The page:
Light and the brain

Light regulates our hormone production

The nerve centers of the brain, which control our daily rhythm, are stimulated by daylight. At night, we produce the hormone melatonin, causing us to become tired. Normally, the production of melatonin stops with sunrise, but this does not happen in winter, when we get up before the sun rises. Melatonin production rises as soon as light wanes, and peaks between the hours of 12:00 midnight and 2:00 a.m. Research has shown that Melatonin production naturally decreases with passing years. By the age of 60, we produce half of what we did at 20.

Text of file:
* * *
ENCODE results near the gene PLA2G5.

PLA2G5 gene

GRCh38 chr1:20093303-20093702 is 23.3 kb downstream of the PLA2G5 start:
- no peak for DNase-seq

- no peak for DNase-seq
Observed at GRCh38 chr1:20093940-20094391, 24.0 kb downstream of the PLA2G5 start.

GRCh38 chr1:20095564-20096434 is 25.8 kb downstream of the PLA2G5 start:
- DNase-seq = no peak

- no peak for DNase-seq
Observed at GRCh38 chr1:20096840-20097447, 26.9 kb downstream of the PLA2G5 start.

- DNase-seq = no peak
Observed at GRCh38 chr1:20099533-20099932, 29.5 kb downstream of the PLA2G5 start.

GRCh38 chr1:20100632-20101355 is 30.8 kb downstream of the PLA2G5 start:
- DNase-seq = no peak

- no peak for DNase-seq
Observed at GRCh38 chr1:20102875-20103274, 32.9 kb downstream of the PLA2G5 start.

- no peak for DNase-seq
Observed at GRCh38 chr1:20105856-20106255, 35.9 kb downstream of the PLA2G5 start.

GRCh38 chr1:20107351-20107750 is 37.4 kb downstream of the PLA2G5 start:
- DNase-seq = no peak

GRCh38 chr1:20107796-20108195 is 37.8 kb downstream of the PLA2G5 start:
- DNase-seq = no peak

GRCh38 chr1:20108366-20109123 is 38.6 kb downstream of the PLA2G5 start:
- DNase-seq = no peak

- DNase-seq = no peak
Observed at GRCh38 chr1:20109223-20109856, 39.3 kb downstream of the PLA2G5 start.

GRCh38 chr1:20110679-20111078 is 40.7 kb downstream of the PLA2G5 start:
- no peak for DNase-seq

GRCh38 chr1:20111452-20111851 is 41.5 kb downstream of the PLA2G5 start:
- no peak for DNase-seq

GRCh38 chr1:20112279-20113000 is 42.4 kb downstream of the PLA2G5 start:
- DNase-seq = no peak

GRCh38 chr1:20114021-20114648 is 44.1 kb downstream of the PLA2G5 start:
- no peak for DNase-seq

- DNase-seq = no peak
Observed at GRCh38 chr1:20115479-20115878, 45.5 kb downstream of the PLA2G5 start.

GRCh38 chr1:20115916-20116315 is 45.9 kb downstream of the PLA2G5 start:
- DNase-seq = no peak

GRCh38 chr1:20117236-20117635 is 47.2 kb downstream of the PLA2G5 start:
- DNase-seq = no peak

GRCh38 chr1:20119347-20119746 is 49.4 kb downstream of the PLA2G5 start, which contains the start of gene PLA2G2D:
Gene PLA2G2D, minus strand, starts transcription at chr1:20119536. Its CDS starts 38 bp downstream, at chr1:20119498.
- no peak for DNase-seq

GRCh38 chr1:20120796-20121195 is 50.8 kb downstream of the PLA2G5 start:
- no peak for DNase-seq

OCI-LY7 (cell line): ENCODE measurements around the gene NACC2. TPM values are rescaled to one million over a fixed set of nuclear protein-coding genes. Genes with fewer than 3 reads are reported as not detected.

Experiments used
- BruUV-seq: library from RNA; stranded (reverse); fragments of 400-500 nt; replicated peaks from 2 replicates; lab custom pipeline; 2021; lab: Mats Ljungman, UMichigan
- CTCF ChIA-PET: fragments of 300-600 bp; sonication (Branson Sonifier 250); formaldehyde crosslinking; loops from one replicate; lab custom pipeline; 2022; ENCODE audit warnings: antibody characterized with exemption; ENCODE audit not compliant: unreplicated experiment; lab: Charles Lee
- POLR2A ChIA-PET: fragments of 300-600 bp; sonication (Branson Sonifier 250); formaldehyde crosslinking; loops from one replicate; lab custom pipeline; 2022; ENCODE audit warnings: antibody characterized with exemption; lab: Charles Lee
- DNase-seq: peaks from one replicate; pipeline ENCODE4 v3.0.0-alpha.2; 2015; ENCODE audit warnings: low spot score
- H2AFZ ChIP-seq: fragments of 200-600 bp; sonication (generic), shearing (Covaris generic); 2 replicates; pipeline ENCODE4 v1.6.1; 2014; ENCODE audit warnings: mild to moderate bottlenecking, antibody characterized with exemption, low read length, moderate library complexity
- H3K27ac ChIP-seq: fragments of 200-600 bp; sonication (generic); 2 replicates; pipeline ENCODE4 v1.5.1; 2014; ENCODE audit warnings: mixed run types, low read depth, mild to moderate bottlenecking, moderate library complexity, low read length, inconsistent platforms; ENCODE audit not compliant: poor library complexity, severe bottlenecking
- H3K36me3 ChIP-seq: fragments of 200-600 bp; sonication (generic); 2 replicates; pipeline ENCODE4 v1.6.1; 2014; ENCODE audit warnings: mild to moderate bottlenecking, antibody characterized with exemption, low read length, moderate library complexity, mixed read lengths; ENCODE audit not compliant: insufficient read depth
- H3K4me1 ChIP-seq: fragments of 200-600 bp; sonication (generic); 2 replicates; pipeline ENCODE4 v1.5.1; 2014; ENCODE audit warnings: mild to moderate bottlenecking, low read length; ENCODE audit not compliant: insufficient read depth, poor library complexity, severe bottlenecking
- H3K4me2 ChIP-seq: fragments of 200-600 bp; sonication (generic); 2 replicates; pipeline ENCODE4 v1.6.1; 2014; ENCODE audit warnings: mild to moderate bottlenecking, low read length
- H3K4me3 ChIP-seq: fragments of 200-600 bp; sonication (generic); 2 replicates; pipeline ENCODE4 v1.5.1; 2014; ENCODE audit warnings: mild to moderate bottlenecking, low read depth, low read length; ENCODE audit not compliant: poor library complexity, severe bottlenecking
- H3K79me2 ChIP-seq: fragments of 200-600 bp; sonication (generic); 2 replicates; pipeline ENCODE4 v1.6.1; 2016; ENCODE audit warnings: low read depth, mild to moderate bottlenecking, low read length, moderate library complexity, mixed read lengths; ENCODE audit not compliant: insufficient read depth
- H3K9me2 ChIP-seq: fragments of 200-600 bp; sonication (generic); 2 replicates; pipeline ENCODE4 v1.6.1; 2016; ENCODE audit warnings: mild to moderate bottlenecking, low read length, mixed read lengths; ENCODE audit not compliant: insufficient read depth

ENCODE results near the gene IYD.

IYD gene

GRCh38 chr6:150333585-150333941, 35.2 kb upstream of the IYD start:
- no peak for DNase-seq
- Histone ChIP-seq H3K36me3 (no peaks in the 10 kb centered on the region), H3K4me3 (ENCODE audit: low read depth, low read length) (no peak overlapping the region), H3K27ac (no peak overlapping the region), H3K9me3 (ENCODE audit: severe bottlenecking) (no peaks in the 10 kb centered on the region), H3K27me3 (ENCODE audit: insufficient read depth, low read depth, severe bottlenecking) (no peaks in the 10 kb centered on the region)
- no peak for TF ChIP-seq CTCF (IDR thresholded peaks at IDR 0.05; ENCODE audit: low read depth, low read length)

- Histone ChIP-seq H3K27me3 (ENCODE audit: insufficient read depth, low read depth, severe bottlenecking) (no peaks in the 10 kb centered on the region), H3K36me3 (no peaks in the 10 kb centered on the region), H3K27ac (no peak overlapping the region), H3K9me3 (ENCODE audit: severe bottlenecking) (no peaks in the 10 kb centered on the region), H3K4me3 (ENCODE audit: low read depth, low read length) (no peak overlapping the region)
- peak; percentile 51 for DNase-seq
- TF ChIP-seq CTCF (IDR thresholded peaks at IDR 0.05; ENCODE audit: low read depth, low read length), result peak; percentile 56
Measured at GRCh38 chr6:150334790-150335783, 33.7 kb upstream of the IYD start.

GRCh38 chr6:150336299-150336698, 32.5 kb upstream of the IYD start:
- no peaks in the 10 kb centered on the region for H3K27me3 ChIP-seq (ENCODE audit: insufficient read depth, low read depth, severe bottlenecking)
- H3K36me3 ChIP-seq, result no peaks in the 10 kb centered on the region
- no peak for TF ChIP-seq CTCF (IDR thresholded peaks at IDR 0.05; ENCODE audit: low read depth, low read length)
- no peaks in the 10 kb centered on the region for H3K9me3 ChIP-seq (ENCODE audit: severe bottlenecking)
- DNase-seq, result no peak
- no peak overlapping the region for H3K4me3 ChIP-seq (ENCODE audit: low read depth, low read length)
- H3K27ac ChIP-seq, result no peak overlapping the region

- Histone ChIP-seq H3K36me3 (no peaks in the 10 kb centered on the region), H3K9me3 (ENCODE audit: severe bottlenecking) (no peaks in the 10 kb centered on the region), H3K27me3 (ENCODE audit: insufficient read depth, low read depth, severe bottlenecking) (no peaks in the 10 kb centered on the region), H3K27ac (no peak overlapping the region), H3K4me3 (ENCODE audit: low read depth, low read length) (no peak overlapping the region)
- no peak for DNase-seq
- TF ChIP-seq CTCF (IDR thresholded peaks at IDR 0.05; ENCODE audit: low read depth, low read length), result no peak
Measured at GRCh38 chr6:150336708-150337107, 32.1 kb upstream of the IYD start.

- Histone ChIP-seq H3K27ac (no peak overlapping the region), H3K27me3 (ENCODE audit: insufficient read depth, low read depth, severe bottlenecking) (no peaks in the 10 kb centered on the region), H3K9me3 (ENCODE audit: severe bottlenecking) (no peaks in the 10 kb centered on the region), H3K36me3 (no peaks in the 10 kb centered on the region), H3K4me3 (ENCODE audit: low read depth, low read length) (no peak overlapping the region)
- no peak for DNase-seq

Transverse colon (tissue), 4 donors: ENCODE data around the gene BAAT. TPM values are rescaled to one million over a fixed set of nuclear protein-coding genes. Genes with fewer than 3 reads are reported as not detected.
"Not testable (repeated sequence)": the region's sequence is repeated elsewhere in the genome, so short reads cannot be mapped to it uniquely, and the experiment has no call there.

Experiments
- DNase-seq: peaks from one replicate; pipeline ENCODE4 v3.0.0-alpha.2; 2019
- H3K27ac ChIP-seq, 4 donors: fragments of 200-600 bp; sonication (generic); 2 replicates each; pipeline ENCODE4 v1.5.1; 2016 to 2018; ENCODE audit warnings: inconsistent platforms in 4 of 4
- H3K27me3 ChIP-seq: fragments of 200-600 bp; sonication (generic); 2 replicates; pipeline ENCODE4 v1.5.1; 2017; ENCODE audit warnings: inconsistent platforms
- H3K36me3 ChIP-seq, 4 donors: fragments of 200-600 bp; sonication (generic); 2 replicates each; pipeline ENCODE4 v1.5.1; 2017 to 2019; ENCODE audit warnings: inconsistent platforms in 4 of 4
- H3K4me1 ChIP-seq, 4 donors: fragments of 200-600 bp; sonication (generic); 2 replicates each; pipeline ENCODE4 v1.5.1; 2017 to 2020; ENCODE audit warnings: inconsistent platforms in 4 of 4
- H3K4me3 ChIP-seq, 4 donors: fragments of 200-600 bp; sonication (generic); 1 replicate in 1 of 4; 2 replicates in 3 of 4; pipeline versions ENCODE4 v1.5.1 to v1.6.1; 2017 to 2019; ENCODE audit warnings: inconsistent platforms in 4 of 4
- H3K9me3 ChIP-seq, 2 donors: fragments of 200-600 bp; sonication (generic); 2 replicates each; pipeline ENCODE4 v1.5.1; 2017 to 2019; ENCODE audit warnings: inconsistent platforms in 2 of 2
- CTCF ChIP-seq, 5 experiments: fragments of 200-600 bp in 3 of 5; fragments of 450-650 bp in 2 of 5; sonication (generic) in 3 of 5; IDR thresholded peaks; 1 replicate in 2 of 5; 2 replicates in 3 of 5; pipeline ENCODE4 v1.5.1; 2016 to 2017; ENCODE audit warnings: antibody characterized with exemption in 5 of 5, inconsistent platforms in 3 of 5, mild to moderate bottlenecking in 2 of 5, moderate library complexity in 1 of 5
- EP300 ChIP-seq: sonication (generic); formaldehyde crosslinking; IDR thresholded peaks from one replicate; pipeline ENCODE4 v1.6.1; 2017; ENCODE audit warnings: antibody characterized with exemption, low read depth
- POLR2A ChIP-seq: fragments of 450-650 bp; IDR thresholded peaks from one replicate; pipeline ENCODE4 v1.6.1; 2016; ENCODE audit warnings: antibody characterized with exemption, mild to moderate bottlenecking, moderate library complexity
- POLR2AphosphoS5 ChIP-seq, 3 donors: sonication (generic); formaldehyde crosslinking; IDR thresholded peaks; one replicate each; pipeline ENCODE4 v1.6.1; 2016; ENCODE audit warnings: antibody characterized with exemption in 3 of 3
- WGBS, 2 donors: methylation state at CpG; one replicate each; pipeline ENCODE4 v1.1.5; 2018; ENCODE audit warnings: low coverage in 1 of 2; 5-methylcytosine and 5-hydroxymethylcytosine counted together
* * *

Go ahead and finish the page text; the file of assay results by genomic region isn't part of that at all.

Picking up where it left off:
We simply don´t get enough sunlight to stop the production of melatonin. That’s why we constantly feel tired in winter mornings. Studies show, that the impact of light slows down the production of the sleeping hormone melatonin but also promotes the production of the mood-controlling hormone serotonin.
A lack of serotonin is one of the most common reasons for depressions.
By treating people with artificial light (in combination with certain light wavelengths) it is possible to regulate hormone production and thus improve moods and the state of mind.